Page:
With him being on the set it must have been very emotional for all of you.
Yes. And Elizabeth, she captured the soul of Nina without even meeting her. So much so that one day we were on the set and she had done a scene with Nick as Yale, and the real Yale was crying backstage. And we came back there to see what was wrong with him and he said, ‘Oh, my God. I thought I was hearing my wife again in another room.’ When he watched the 10-minute sample of the film he wept and wept and wept. And his daughter said, ‘Oh my God, Josh. You made his dream come true.’ And he died about a week later. So, mission accomplished.
That’s a beautiful story. How did you get into the business? Tell me a bit about your background?
Sure. My father, Maurice Coates, was the lead of a really famous R & B group in the 60s called Brenda & the Tabulations and they had several number one hits. So, my father was always in the entertainment industry and I felt like that gene was passed down to me. When I was five years old, he and my mom [Geraldine Cunningham] were going through a divorce. I was an only child and so on the weekends he’d pick me up. So, in the summer of 1987, I was five years old and he said, ‘What do you want to do today?’ And I said, ‘Go to the movies?’ So, he took me downtown, I believe it was 8th and Chestnut in Philadelphia, and I saw this huge poster for the movie, Robocop. It hypnotized me, and I said, ‘I want to see this!’ So, my dad flirted with the clerk at the counter, they were a little strict back then with tickets, but he got us in. And when I saw the movie, from that moment I knew I wanted to do something in the movie business. I didn’t know what – I thought I wanted to be an actor at first. My mother listened and she put me in the High School of Creative and Performing Arts in Philadelphia. And that’s the same school that Boyz II Men graduated from, and the same school that Leslie Odom Jr. came from, who was nominated this year for a Golden Globe.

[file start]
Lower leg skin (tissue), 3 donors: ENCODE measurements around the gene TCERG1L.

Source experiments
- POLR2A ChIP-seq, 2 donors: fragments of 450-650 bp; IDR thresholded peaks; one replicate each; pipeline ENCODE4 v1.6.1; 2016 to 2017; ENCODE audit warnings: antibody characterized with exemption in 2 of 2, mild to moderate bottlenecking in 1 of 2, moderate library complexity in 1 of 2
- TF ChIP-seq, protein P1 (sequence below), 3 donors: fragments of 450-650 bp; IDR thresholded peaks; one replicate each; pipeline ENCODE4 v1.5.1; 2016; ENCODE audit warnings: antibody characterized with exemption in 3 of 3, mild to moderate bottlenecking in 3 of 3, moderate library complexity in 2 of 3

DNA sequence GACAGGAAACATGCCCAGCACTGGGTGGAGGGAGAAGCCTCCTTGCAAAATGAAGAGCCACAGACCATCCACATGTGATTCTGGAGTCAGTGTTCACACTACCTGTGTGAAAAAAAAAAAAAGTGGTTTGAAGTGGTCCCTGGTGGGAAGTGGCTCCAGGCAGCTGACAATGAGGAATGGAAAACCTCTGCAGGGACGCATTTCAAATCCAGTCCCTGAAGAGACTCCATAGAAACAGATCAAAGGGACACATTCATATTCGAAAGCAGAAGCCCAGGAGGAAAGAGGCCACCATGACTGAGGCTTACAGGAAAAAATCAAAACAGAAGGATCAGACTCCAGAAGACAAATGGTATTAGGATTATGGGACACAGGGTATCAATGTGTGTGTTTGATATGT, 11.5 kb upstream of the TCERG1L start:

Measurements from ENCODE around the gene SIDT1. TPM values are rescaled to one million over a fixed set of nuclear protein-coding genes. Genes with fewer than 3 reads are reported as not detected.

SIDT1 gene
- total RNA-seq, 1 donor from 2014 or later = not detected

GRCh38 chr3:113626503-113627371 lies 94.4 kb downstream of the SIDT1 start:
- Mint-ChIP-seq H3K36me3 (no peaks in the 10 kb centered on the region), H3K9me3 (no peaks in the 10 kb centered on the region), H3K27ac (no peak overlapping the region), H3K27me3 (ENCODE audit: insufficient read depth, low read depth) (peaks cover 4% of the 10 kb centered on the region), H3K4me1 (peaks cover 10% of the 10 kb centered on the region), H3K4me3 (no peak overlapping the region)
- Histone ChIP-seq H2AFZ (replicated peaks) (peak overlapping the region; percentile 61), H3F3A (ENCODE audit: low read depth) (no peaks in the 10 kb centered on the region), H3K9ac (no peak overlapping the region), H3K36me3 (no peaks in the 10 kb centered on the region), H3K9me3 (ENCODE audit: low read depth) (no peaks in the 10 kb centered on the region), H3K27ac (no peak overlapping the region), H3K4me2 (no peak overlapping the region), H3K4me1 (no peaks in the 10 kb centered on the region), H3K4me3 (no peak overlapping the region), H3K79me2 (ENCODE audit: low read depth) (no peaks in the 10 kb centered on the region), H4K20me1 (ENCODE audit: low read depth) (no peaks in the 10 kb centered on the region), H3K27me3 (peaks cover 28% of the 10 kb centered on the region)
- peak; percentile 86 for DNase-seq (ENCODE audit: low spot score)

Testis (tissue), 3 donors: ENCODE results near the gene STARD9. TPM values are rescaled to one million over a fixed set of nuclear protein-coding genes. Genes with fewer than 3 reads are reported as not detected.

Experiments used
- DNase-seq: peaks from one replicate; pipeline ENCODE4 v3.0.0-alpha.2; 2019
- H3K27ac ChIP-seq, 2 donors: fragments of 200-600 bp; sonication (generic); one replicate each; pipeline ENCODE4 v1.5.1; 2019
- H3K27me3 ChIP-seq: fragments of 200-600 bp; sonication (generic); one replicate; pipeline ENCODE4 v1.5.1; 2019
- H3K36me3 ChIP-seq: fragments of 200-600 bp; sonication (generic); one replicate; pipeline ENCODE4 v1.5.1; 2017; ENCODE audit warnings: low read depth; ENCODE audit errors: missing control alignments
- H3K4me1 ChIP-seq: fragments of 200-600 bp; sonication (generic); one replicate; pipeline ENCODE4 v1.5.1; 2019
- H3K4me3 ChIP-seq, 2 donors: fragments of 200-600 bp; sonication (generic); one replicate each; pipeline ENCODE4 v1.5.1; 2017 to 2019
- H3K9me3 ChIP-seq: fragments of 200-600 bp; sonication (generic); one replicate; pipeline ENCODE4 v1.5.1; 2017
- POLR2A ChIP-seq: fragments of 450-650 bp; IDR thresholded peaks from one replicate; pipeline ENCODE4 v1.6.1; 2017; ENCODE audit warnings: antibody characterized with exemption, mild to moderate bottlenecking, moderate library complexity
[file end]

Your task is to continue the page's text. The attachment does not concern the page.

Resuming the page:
How did you get your break?
When I graduated and got out of high school, I had a couple of relatives who were close to Will Smith and Charlie Mack and so I started writing for Charlie Mack, I was kind of under his shadow. And I met Will and I met a lot of people in entertainment on that side and then I kind of broke away from that circle and I started doing my own thing. In 2008, I started my own company 20/20 Vision Entertainment Group and I just started taking clients. Eventually, I started getting into Eddie Murphy’s circle. And then I recently I worked on the recent movie Coming 2 America as a production assistant.
Did you ever want to be in front of the camera?
The short answer is, not really. Growing up I did, but I realized my calling was to be a producer, writer and director. However, I am working on a project where I do co-star with someone, only because it’s a passion project. But other than that, I’m really just a producer, writer and director. And that’s where I feel like God has gifted me the best and that’s the lane I stay in. I don’t want to experiment with anything else. (laughs)
Was there a plan B in case your career wasn’t successful?
Wow. Probably the Military, I would have joined the Military.
I thought Ageless Love was very moving. Anything you’d like to add?
Yes. When Nina died in 1997, on her tombstone he put his name with her name and his death date the same death date, in 1997. And he kept it. So, when he died last year, he was buried next to her, and if you look at the tombstone it says their birthdates and then they both died in 1997. His words were, ‘When she died, I died.’